The new Tier Two football championship is in jeopardy this summer after the GAA suspended all activity until March 29, in line with Government action in other areas in response to the growing threat of the Covid-19 pandemic.
The last two rounds of the football league are in danger of not being played with the GAA unlikely to compromise the April window exclusive to clubs.
The Association has not made any plans about future fixtures as it waits to assess more important matters on a national and global scale.
But a knock-on effect on the calendar is now certain with few windows of opportunity in the summer to complete the programme.
Tier Two teams, who would be playing for the Tailteann Cup, were being determined by this year's league status at the end of the programme, not at the start, and that means counties promoted from Division 3 and relegated from Division 2 would be impacted.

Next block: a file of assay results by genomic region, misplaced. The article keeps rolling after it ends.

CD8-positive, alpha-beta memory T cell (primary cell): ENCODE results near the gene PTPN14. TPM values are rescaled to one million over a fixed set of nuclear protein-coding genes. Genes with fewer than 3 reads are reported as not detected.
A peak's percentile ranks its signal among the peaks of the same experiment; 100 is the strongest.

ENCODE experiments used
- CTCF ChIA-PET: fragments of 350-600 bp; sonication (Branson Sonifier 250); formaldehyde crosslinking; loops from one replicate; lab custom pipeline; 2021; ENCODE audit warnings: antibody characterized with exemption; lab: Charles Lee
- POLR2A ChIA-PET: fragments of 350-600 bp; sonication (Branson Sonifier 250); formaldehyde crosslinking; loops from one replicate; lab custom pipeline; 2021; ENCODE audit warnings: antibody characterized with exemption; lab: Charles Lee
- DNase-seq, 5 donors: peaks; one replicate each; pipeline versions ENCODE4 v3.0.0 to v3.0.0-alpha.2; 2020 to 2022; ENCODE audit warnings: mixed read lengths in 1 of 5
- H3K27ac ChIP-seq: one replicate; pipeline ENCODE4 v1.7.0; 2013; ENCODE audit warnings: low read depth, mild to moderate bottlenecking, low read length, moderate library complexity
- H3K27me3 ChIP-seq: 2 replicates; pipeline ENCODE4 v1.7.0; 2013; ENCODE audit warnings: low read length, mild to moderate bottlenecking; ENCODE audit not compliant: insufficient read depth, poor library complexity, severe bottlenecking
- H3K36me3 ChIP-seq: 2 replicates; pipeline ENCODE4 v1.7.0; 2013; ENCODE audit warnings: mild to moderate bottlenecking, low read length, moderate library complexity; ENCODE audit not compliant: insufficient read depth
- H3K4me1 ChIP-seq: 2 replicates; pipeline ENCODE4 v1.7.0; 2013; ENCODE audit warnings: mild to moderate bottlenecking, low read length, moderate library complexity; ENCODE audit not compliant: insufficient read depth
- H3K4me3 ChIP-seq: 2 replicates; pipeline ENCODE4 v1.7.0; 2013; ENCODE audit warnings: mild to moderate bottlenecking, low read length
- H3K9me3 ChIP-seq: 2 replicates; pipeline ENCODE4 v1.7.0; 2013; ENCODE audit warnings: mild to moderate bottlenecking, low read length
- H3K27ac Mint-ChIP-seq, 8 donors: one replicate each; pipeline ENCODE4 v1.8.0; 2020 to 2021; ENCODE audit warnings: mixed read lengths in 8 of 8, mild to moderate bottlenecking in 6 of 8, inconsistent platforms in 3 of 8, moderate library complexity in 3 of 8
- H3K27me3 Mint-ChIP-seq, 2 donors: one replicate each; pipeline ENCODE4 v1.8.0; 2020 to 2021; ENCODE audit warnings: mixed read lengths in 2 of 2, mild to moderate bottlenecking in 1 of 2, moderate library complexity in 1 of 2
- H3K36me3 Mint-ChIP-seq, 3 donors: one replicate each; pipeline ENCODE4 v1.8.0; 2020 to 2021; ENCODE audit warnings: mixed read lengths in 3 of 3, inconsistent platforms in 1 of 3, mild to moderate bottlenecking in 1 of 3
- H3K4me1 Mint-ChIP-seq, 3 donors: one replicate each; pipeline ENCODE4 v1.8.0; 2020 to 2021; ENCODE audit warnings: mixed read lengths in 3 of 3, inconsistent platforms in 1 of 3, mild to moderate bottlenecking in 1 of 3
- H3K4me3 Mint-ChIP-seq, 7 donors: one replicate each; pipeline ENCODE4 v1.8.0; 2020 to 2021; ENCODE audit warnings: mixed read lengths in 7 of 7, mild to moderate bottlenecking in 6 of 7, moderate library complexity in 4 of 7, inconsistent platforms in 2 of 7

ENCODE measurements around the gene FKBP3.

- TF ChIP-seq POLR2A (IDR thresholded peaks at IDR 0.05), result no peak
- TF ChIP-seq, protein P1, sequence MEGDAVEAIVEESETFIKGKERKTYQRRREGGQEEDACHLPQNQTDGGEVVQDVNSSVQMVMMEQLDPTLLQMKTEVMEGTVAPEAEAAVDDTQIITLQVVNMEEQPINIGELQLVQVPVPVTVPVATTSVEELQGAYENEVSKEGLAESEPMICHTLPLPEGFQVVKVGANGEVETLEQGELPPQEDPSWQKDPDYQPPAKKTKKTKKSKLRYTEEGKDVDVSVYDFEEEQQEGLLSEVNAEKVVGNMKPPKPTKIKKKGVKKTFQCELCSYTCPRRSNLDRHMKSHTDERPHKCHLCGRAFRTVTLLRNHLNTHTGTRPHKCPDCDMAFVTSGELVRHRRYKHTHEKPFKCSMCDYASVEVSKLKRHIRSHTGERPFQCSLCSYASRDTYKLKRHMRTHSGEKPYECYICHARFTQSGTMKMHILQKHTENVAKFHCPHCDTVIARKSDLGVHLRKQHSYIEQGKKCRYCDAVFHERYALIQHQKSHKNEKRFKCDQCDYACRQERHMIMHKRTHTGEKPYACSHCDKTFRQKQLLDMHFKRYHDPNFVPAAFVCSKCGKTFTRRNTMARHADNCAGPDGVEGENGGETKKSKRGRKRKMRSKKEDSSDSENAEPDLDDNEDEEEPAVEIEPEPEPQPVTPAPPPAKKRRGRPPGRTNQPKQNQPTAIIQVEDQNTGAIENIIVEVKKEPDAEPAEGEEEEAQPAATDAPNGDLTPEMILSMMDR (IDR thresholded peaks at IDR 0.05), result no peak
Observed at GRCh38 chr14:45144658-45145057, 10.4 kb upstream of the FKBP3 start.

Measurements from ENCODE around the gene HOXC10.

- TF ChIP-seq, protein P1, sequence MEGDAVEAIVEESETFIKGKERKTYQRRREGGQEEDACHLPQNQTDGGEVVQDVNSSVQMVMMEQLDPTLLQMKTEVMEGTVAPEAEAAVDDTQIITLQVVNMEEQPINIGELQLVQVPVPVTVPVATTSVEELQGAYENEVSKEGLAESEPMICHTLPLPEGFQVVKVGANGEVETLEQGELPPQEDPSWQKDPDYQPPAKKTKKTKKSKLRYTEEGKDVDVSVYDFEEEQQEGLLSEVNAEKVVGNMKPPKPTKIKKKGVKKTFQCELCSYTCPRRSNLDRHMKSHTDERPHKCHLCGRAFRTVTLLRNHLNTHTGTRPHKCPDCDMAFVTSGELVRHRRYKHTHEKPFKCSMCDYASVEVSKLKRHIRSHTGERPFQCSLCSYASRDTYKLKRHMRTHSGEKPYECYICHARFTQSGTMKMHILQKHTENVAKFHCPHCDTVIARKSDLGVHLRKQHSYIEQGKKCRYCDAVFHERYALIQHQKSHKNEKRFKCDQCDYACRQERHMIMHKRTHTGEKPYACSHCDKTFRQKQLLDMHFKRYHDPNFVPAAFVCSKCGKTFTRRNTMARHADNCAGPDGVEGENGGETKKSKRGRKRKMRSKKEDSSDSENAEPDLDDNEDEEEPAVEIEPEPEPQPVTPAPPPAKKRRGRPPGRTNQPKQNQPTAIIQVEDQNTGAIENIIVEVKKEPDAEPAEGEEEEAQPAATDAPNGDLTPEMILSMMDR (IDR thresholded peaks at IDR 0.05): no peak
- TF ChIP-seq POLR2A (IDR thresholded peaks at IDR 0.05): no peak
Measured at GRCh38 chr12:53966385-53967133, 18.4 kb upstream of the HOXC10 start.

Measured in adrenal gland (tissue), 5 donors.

With the championship schedule already tightly packed, squeezing in two more rounds would be challenging for fixture-makers and for counties. And, consequently, the final standings may not even be ready in time for the scheduled first round of the Tier Two competition.
If the league is declared void, counties would likely assume their current status for the 2021 competition.
A blanket ban on all GAA activity until March 29 was announced yesterday, in response to the Government position taken.
League finals and all play-off games in football and hurling all look set to fall by the wayside.
The Gaelic Players Association (GPA) were initally canvassing inter-county players yesterday about the appetite for playing games behind closed doors, but this option didn't gain much traction.
The GAA's Medical, Scientific and Welfare Committee have supported the decision to include inter-county training as part of the suspension over the next 16 days, with chairman Dick Clerkin outlining how there was no need for distinction between club and county or underage and adult games in this decision.